"If they can win the most delegates, fine and dandy," she said, noting that Mrs. Clinton is leading in the polls in union-rich states like Ohio and Pennsylvania. Mr. Obama's campaign "shouldn't count their chickens before they're hatched, " she said.

Mr. Altmire, for one, says he isn't enjoying his neutral status.

"I never envisioned Pennsylvania playing a role and never gave a thought endorsing anybody until it became clear I would have to," he said. "First, as a superdelegate, I'm supposed to give my own opinion. But as an elected official, I'm supposed to represent my congressional district, which isn't just Democrats, but the whole district.

"I also believe that I have a moral obligation to let the public know where I stand, and if I like one better than the other, do I support that candidate regardless of the political impact? Also, because I'm a freshman, I'm not the biggest dog in this fight."

No indeed.

While wavering superdelegates remain the focus of attention behind the scenes, several politically powerful Pennsylvania superdelegates who happen to be supporters of Mrs. Clinton -- including AFSCME President Gerald McEntee -- are scouting outside the state's borders, urging the party to seat Florida's and Michigan's delegates at the Democratic National Convention in August. When those states insisted on scheduling their primaries early in the process in violation of national party rules, their primary results were voided.

Mrs. Clinton won those contests, even though neither she nor Mr. Obama campaigned in those states in deference to party leaders. Now, though, those voided delegates are looking very tempting to her supporters.

"Frankly, the party needs to deal with Florida and Michigan," said Marcel Groen, a superdelegate backer of Mrs. Clinton who chairs the Montgomery County Democratic Party. "If, at the end of the day, we have a nominee without input from those large states, that can't be good."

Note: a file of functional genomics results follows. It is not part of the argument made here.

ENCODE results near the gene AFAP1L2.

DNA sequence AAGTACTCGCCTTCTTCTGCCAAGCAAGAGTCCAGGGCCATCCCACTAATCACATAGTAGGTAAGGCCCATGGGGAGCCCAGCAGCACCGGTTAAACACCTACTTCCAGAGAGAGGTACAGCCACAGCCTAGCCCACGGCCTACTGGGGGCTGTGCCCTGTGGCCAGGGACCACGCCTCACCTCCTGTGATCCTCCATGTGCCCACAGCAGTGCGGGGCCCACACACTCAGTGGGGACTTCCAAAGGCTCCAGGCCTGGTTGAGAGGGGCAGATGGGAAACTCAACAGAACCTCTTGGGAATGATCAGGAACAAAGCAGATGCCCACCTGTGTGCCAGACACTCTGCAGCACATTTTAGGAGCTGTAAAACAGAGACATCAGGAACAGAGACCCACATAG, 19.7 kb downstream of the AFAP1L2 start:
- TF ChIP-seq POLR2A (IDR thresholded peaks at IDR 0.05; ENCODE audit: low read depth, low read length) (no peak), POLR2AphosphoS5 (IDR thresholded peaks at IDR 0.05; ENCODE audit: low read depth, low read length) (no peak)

The alternative is worse, countered Mr. Altmire.

"You can't change the rules in midstream," he said. "Those states broke the rules and were penalized for it. Obama wasn't even on the party ballot in Michigan, so how do you turn that around? Do you vote again? Do you have caucuses? It's a real mess."

If one candidate wins the popular vote and most of the delegates, and the superdelegates change the outcome, he said, "that will be the worst possible thing for the Democratic party," leading to a disaffected electorate in November.

Mr. Groen remained unapologetic about the idea that superdelegates could determine the final result of this unprecedented, unpredictable battle for the Democratic presidential nomination.

The superdelegates, a previously little known cog in the nation's elaborate electoral machinery, were created by a special commission in 1981 following disastrous Democratic election defeats in 1968 and 1972 in an attempt by party leaders to gain more control over the nominating process.

"I hope we exert some leadership on this issue," said Mr. Groen. "That's how I view my role, which is to unify the party and bring it together, and in a race that is this close, we have a right to determine and influence who the presidential candidate should be.

"Maybe that's why they call us superdelegates."

Mackenzie Carpenter can be reached at or 412-263-1949.